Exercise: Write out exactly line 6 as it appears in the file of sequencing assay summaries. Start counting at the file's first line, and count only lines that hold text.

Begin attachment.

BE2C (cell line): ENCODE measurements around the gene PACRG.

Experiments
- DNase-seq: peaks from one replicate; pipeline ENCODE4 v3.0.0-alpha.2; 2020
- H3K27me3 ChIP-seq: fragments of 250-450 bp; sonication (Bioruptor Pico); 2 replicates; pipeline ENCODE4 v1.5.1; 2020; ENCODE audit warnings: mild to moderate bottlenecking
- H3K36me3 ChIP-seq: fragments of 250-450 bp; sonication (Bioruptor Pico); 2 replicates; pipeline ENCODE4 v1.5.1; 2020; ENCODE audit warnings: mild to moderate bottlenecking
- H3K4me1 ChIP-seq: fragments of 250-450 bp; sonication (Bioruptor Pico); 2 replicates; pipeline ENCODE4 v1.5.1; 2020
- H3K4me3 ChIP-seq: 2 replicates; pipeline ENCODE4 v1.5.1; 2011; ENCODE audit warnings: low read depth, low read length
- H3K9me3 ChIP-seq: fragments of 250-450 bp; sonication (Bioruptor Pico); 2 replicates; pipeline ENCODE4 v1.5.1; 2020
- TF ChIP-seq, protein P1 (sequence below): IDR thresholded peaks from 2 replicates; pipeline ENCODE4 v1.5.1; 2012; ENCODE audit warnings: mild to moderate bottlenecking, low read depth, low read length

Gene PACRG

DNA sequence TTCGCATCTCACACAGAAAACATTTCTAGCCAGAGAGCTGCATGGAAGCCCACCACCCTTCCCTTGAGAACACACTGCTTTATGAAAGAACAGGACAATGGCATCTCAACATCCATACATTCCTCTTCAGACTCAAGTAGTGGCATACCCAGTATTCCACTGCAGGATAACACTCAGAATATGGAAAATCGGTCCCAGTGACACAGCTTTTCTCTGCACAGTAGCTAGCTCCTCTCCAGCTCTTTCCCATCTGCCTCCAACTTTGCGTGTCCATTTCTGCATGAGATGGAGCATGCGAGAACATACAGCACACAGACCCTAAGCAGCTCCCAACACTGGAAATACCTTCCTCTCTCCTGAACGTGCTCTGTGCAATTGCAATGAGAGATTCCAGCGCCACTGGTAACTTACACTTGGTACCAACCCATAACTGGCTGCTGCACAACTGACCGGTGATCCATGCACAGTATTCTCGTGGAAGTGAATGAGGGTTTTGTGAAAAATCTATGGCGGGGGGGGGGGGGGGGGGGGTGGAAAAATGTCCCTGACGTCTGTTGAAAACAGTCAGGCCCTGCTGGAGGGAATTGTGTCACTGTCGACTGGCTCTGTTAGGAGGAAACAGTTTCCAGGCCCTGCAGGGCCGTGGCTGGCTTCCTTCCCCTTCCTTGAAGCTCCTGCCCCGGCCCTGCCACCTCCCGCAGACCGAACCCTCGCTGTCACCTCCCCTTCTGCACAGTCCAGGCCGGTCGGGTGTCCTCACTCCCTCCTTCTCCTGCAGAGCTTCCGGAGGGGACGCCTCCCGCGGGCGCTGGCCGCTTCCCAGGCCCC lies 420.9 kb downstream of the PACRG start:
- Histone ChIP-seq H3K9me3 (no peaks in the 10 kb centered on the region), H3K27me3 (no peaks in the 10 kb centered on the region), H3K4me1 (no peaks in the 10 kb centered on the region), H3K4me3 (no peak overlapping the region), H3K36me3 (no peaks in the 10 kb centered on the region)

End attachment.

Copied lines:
- H3K4me1 ChIP-seq: fragments of 250-450 bp; sonication (Bioruptor Pico); 2 replicates; pipeline ENCODE4 v1.5.1; 2020